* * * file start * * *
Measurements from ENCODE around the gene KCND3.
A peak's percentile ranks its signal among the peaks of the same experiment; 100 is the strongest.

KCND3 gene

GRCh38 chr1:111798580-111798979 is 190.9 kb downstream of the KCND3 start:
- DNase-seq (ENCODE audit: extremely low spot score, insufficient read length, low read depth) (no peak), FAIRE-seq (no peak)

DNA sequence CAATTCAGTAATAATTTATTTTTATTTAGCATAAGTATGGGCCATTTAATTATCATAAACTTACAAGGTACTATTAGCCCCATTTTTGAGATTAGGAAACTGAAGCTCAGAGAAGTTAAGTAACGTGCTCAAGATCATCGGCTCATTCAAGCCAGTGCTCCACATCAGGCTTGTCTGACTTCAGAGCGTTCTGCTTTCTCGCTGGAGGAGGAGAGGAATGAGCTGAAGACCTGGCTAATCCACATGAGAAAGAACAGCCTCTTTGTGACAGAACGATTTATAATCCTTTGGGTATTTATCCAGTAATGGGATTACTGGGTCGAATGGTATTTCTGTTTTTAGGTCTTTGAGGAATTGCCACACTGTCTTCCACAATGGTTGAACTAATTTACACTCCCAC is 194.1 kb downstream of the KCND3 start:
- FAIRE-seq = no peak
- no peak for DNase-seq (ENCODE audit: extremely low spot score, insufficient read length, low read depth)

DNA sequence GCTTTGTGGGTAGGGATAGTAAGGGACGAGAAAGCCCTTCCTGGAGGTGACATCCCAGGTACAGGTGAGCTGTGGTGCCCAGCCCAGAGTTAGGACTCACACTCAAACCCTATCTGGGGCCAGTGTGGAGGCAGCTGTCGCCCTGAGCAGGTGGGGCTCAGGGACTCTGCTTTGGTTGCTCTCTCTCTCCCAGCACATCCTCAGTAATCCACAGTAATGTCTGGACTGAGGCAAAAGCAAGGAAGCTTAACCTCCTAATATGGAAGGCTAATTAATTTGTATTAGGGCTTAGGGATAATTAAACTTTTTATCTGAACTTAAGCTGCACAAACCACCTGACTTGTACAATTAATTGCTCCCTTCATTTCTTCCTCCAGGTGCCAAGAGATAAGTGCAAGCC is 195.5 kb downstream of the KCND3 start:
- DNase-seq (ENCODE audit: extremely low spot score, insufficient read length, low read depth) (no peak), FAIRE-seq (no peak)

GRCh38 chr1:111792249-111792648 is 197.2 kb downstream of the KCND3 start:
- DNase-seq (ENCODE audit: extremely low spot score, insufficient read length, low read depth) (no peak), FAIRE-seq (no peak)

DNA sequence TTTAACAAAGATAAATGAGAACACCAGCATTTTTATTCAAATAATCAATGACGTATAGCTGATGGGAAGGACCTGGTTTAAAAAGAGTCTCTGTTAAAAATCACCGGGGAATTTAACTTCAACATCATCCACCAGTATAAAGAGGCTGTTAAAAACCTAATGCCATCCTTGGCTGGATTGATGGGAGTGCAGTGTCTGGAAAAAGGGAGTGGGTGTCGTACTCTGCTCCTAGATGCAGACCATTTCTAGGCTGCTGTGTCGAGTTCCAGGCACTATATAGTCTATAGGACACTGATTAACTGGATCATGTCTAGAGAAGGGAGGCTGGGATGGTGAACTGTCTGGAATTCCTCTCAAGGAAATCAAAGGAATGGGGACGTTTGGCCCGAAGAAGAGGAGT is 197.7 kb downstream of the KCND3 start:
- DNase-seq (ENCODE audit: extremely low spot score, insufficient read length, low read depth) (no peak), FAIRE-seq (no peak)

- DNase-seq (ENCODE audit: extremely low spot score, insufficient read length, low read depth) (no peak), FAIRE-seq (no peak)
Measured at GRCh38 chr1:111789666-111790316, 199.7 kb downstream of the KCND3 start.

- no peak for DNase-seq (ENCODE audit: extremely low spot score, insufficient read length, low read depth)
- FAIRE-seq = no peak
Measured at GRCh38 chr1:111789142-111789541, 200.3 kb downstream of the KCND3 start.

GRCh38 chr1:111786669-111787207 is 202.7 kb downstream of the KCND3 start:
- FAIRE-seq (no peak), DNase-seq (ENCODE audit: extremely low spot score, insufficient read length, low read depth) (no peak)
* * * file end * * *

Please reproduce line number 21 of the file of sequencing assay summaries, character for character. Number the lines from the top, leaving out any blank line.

- FAIRE-seq (no peak), DNase-seq (ENCODE audit: extremely low spot score, insufficient read length, low read depth) (no peak)